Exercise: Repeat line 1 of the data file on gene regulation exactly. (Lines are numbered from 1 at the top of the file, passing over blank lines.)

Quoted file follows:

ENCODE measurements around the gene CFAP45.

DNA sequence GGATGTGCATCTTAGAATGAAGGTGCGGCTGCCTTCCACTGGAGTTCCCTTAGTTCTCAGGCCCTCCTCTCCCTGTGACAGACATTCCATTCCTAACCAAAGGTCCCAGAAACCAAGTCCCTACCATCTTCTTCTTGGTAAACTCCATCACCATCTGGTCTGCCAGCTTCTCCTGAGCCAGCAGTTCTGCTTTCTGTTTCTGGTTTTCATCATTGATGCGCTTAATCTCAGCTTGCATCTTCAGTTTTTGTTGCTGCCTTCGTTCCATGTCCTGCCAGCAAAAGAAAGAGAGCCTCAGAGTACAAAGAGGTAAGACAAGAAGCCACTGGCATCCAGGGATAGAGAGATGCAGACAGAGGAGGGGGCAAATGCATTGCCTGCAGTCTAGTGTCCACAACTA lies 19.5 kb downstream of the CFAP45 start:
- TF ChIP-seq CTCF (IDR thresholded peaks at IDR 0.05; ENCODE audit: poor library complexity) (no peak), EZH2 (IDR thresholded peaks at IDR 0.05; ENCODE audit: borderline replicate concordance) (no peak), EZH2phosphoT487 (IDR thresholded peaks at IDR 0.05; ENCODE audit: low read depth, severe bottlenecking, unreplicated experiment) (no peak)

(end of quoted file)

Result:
ENCODE measurements around the gene CFAP45.